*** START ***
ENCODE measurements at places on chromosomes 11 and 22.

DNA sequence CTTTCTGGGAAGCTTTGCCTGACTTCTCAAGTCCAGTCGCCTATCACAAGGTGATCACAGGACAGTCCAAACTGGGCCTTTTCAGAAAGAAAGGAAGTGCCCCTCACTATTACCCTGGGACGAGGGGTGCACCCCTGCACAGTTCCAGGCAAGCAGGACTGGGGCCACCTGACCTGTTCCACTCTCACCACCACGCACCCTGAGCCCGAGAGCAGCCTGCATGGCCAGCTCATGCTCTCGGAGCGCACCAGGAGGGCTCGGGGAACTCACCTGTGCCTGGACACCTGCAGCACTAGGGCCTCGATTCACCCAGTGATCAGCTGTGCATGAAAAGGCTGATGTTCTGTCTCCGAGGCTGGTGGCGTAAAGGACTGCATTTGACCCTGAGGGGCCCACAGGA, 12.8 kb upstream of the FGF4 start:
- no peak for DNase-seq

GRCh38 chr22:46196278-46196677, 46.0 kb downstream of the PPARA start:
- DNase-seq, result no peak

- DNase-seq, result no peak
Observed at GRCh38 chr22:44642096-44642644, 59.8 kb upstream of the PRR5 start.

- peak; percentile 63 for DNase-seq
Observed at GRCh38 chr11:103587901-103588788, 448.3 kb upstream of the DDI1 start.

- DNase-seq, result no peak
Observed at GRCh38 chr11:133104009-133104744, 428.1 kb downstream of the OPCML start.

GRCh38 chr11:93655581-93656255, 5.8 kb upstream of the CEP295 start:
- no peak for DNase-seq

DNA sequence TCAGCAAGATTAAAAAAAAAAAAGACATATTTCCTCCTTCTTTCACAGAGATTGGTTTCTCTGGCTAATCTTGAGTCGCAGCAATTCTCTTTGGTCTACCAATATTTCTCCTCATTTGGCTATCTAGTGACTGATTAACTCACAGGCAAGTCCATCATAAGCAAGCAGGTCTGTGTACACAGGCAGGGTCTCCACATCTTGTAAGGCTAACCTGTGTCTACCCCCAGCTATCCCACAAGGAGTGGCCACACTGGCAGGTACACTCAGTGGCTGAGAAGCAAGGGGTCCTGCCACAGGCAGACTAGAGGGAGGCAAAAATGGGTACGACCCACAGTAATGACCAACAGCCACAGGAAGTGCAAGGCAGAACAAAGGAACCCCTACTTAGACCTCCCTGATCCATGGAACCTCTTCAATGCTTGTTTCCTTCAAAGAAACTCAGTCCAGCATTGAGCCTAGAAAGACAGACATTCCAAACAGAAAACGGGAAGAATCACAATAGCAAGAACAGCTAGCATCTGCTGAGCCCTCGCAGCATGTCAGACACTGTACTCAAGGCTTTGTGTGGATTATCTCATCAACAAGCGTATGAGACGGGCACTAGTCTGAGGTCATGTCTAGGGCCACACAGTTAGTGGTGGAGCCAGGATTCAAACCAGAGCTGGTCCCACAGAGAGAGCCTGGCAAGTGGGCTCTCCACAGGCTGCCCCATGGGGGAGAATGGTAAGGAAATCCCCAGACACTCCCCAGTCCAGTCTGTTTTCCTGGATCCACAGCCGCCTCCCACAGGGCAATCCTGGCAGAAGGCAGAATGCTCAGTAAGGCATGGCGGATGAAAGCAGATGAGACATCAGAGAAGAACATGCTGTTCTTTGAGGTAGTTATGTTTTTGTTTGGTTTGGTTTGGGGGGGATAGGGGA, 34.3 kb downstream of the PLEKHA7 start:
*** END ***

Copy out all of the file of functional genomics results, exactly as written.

ENCODE measurements at places on chromosomes 11 and 22.

DNA sequence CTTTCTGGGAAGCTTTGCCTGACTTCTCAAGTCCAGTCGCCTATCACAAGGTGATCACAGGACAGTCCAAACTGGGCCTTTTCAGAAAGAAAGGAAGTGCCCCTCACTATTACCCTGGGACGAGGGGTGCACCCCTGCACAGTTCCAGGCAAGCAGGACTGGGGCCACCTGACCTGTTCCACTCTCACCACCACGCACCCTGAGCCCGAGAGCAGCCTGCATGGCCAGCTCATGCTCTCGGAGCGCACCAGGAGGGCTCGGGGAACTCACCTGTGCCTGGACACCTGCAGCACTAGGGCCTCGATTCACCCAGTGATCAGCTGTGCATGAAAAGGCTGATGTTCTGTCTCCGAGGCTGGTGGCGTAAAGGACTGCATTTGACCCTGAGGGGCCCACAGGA, 12.8 kb upstream of the FGF4 start:
- no peak for DNase-seq

GRCh38 chr22:46196278-46196677, 46.0 kb downstream of the PPARA start:
- DNase-seq, result no peak

- DNase-seq, result no peak
Observed at GRCh38 chr22:44642096-44642644, 59.8 kb upstream of the PRR5 start.

- peak; percentile 63 for DNase-seq
Observed at GRCh38 chr11:103587901-103588788, 448.3 kb upstream of the DDI1 start.

- DNase-seq, result no peak
Observed at GRCh38 chr11:133104009-133104744, 428.1 kb downstream of the OPCML start.

GRCh38 chr11:93655581-93656255, 5.8 kb upstream of the CEP295 start:
- no peak for DNase-seq

DNA sequence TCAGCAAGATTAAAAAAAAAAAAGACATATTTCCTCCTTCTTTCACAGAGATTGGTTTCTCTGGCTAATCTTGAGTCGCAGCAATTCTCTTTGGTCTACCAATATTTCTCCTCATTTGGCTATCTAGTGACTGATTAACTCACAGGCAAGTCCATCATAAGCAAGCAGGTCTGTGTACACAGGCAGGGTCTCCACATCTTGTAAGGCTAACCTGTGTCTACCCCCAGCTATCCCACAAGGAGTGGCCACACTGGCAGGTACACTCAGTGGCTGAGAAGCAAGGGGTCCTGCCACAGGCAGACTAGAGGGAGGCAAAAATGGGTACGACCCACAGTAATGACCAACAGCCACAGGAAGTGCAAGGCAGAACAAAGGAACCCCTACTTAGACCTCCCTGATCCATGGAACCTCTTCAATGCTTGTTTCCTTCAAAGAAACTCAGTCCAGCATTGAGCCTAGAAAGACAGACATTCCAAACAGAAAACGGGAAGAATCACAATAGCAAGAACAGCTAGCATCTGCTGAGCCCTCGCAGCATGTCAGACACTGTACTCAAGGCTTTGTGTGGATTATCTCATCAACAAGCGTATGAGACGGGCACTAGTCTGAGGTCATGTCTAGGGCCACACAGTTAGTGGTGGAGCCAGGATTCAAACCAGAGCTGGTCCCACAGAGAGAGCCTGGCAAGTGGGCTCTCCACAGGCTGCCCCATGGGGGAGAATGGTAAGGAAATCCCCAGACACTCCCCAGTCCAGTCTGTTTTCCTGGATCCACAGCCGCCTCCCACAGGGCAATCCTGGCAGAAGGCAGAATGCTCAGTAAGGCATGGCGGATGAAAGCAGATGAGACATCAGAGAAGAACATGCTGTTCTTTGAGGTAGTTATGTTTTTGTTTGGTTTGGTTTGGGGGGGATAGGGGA, 34.3 kb downstream of the PLEKHA7 start: